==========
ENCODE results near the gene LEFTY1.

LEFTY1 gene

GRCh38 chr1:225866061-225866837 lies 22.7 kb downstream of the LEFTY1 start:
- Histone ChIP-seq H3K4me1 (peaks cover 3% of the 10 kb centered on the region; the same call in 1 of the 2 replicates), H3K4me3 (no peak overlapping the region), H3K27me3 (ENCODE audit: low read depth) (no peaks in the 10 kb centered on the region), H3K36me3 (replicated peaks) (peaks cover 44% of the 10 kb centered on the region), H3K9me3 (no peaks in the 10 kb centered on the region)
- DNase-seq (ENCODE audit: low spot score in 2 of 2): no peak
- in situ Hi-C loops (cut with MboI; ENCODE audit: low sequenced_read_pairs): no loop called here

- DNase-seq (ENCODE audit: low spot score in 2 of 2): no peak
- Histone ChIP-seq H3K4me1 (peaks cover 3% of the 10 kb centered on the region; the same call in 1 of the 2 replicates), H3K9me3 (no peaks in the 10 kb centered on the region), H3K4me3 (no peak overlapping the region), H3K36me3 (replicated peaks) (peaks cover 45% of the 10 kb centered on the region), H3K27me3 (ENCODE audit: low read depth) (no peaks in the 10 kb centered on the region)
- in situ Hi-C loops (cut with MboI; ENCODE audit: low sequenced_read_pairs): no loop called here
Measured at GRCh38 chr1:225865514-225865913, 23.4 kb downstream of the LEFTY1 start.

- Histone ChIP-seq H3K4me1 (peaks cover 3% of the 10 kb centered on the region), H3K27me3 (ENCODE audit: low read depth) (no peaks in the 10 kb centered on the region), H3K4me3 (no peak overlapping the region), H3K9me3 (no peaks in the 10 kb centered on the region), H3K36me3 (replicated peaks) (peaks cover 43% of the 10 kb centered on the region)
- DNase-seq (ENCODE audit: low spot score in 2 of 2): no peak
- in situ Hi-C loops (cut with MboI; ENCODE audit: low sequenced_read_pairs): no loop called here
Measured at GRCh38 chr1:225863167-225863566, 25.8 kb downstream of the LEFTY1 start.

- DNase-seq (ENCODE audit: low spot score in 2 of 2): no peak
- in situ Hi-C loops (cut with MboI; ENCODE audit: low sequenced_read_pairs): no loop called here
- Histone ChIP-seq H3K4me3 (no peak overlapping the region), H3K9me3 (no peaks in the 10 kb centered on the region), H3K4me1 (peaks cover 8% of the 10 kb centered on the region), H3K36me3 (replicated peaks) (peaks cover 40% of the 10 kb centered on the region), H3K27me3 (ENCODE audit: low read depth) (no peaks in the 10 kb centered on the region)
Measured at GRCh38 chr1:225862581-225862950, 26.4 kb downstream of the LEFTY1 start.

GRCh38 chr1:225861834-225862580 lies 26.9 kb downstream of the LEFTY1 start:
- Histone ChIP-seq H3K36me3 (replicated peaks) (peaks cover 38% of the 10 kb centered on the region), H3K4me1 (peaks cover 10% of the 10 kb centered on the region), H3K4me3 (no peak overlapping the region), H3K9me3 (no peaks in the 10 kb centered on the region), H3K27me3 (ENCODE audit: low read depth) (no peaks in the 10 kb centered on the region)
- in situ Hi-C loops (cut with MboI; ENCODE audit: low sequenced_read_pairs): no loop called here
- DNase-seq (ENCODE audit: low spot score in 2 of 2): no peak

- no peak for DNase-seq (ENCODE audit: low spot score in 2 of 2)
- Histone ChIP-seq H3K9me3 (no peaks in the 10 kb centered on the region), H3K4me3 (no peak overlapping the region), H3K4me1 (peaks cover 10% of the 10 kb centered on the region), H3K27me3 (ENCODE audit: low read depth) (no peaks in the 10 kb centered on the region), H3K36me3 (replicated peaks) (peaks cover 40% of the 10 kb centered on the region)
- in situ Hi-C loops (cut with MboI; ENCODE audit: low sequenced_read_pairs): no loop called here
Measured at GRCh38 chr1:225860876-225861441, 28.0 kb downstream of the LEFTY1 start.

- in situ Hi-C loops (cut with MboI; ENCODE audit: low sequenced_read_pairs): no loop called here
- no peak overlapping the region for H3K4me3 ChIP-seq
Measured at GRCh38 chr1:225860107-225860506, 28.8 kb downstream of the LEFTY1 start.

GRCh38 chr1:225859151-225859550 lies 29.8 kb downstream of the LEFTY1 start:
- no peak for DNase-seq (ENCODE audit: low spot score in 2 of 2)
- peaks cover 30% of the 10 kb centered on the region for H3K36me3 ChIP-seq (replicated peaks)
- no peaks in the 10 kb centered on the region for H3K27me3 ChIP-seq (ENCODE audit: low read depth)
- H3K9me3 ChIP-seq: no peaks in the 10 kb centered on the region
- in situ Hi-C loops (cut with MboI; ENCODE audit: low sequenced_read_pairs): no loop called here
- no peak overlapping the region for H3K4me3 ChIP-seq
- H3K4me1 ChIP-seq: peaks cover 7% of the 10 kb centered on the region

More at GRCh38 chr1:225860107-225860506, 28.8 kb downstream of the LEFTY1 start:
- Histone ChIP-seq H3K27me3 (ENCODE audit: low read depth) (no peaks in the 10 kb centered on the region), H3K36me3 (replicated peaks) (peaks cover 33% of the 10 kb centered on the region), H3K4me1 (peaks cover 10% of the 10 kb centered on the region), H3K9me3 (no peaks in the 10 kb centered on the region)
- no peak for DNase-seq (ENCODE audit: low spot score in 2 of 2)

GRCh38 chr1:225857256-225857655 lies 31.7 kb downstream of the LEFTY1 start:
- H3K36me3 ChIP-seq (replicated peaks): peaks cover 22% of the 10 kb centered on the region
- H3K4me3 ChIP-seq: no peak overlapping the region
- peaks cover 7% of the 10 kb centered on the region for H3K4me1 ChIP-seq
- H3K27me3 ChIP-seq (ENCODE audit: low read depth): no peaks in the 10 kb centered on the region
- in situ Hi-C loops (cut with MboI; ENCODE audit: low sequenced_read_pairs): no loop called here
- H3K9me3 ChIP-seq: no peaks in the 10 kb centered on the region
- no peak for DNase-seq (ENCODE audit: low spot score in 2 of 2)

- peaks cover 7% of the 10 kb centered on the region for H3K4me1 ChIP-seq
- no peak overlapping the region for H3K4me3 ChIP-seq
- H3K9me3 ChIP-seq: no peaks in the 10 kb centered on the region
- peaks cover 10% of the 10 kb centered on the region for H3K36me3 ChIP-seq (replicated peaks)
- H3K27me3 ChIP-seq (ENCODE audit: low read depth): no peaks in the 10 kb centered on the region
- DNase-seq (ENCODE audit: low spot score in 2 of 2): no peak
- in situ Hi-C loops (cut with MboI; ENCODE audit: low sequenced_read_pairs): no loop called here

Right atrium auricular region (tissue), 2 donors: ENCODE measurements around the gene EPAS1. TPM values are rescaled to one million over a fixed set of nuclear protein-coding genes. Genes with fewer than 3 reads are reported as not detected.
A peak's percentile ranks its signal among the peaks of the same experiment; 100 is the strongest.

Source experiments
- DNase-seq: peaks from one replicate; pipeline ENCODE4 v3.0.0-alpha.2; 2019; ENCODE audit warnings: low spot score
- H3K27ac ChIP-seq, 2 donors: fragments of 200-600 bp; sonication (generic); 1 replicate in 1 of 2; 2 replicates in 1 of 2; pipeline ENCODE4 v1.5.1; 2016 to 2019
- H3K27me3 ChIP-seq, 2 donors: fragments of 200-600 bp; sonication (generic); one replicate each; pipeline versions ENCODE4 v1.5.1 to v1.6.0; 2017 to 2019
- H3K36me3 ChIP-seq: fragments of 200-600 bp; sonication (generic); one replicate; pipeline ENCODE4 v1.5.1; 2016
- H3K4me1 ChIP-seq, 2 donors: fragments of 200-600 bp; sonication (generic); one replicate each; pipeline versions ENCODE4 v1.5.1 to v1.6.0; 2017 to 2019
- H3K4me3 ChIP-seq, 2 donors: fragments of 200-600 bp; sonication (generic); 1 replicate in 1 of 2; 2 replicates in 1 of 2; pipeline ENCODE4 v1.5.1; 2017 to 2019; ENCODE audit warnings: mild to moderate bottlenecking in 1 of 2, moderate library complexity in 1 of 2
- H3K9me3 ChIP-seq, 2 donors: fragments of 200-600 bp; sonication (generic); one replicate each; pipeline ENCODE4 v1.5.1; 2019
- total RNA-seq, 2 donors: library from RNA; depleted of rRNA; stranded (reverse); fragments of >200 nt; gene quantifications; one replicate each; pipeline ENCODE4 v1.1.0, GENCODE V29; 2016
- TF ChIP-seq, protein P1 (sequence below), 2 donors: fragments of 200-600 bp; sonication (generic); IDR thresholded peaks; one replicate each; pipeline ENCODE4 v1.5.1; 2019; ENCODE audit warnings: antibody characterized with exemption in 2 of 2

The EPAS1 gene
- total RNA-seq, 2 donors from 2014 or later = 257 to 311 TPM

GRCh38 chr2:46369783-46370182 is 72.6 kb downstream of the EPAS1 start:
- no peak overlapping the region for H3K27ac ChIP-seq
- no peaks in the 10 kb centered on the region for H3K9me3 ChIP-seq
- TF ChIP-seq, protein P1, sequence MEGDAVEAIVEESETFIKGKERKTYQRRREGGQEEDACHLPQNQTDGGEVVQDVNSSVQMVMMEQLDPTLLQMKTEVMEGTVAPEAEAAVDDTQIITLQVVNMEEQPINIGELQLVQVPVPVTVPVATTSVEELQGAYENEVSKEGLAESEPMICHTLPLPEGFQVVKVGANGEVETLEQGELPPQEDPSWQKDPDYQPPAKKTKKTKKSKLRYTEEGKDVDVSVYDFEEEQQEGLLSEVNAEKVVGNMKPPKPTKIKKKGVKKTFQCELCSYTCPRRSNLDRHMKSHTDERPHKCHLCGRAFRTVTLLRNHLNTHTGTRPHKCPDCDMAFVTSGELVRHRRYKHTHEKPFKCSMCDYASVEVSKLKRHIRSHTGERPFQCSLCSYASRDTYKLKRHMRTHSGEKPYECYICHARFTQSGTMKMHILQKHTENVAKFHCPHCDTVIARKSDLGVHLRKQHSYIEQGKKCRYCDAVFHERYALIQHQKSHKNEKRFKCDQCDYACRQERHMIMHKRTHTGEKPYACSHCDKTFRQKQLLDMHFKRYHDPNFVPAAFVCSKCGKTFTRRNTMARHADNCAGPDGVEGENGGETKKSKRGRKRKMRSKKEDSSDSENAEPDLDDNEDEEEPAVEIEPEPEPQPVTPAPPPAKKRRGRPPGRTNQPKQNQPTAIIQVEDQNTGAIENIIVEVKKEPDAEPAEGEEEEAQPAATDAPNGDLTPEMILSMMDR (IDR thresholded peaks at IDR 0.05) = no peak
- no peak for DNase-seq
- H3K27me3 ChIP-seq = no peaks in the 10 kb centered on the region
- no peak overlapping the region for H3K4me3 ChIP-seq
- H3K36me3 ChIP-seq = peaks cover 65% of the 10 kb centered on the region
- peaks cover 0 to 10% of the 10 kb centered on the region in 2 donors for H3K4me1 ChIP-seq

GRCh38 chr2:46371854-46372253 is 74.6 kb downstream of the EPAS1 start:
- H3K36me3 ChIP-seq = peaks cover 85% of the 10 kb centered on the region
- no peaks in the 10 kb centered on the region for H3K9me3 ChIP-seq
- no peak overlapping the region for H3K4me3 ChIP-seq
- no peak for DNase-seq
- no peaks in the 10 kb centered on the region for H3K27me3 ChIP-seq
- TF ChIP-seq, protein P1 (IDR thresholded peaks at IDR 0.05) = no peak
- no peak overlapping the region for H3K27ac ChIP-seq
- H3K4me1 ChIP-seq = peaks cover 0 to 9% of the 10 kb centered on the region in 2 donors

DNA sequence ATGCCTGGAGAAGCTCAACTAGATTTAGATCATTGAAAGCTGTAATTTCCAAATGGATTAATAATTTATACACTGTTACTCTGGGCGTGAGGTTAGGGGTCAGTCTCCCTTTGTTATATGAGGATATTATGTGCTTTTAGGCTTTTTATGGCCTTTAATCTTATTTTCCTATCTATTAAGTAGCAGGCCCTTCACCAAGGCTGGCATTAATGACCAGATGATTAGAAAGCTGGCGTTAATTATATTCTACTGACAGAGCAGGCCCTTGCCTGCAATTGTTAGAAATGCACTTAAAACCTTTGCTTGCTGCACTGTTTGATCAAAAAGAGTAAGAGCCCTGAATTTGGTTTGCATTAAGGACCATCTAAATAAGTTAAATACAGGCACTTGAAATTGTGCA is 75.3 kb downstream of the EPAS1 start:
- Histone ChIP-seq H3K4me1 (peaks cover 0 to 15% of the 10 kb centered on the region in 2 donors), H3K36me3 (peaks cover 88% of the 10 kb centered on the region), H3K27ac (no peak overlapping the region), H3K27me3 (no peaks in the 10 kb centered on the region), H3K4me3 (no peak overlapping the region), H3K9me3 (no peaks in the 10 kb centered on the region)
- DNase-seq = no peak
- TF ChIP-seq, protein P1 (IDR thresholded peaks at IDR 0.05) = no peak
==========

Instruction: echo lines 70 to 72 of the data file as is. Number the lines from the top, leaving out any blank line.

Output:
GRCh38 chr2:46369783-46370182 is 72.6 kb downstream of the EPAS1 start:
- no peak overlapping the region for H3K27ac ChIP-seq
- no peaks in the 10 kb centered on the region for H3K9me3 ChIP-seq